It's part that and then it's part them knowing the advisor and knowing who might be a good fit and who has certain experience in different areas versus other advisors. So, it's a really good combination of human and technology. And for us, it's been a really good fit because those prospects coming to us through the platform, we already know that they have certain needs that we might be a really good fit for, so it kind of takes the salesy-ness out of it, if you will. I don't feel like I'm going on a cold call when I jump on my introductory call with a new prospect. I know their name, now I know like a full snapshot of their finances, I know exactly what they're looking for, I may even have notes from the Zoe team on how their discussion went with the prospects. So, it just makes it really easy to kind of jump in there and learn a lot about them and have a really easy conversation right off the bat.
Michael: All right, so I got a lot of questions about this. So, it sounds like part of the process from Zoe's end is they do, we'll just call it for now, something on the internet that makes a stranger reach out. But they're not just funneling directly to you immediately and instantly, they're funneling to someone on the Zoe team and someone on the Zoe team is taking the conversation, qualifying the prospect, understanding their situation and what they're looking for, and I guess drilling down a little bit further like, "Oh, they got a thing with stock options, you guys do work with stock options, so I'm going to call up Dan's firm, in particular, because I know his firm's good in this space." It's that kind of stuff? It's that kind of matching?
Dan: It is, yeah. So, the prospect will typically get, in their case, three matches. So, they'll fill out that information. Once they fill it out, someone from the Zoe team will reach out to them and try to get more information and have a conversation with them to help all of the advisors that they were matched with. And then they'll go through three interviews, so they'll have access to our calendar, they'll schedule an introductory call, there's really no friction there and they make it super easy to do that, they have access to our calendars as part of the onboarding process.
Michael: So, how does that actually just work in practice? Do you make like a Calendly link thing for them that they can access directly?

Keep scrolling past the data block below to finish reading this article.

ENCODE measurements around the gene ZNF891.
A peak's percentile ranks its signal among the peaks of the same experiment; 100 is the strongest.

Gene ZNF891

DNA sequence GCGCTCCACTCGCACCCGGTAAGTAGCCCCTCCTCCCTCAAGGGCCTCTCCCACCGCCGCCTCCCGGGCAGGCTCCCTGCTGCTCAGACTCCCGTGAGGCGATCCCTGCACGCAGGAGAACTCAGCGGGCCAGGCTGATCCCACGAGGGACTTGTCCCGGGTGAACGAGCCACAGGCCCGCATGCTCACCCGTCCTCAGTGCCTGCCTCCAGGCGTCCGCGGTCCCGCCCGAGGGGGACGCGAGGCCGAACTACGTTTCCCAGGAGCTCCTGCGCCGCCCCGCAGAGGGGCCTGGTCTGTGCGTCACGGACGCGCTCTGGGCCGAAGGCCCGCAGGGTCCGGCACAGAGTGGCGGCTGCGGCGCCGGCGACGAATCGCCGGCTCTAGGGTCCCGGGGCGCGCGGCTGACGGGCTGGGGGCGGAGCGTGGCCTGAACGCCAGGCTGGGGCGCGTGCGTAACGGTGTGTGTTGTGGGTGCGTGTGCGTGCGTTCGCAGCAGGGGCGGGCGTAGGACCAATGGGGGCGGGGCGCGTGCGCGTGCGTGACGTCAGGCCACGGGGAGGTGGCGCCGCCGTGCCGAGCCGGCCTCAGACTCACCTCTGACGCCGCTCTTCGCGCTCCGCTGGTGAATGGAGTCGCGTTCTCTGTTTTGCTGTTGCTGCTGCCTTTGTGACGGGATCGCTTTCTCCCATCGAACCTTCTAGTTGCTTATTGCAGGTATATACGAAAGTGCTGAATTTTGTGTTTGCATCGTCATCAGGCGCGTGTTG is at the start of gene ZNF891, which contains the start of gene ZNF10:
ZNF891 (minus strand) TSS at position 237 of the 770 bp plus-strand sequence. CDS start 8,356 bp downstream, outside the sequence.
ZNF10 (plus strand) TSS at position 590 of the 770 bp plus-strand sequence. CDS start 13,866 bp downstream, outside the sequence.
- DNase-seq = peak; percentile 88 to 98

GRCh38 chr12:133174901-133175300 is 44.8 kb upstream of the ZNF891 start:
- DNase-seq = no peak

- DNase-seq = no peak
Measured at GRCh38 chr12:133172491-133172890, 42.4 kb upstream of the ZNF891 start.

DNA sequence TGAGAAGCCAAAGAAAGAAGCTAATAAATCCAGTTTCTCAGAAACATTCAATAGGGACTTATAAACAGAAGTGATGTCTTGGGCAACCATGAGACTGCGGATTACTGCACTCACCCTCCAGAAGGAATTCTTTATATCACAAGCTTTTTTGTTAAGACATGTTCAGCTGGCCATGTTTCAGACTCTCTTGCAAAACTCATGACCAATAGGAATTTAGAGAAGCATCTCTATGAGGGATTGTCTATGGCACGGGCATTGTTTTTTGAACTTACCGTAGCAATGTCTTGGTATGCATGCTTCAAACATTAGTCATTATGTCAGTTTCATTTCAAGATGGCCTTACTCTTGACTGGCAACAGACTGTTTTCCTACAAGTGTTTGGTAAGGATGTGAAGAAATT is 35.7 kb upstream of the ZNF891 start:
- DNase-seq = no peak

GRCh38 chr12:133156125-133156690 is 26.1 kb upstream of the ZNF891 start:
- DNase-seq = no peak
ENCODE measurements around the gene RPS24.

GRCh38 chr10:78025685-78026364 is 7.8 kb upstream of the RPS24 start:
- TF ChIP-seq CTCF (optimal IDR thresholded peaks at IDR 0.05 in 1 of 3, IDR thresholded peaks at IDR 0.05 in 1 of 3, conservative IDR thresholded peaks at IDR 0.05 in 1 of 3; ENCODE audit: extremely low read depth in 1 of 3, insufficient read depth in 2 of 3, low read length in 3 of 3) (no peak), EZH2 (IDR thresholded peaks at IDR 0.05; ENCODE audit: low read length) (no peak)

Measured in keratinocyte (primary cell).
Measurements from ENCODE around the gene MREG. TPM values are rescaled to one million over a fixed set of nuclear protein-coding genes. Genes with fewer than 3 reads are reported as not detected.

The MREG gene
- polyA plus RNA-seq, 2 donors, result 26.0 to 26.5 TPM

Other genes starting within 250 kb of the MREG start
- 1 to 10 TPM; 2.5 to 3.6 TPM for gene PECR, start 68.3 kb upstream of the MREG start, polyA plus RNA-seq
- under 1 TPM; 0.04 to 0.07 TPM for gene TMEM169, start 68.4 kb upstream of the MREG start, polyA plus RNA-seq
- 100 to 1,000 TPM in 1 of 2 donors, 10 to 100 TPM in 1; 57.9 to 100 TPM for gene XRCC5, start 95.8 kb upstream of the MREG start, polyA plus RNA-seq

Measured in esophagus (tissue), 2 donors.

Dan: That's right. So, they will be on my profile, they'll scroll down, if they like what they see, my calendar is integrated right there on that screen. And then they even have the choice of video or phone call. So, if they want to do a Zoom call, not only is our Calendly integrated there but our Zoom kind of meeting room is integrated as well. So, they'll click on a date, they'll pick a time, if they choose video, they immediately get kind of a welcome email from Zoe that copies the advisor and the prospect that tells them exactly when the call is, what to expect, kind of a rough agenda. And then we'll go one step further and just reach out as quickly as we can and just send them a nice introductory "Good to meet you" type email, "And we look forward to talking with you Friday at 3:00 p.m."
Michael: So, I want to make sure I understand how the sequence works, though, because I know there are some other services out there, maybe we'll get to them in a moment, where clients can look through a giant list or directory of advisors. Now if they find one they like, they can click on and schedule a meeting or click on and go through the advisor's website and reach out and schedule a meeting there. So, it sounds like that's happening in part through Zoe because they've got their own directory of the advisors that qualify through the vetting to the scheduling process. But then, where does the phone call with the Zoe team fit into this? Prospect reaches out, talks to Zoe team, then Zoe gives them a directory of advisors, and then the clients pick off that directory? Just how does that sequence work?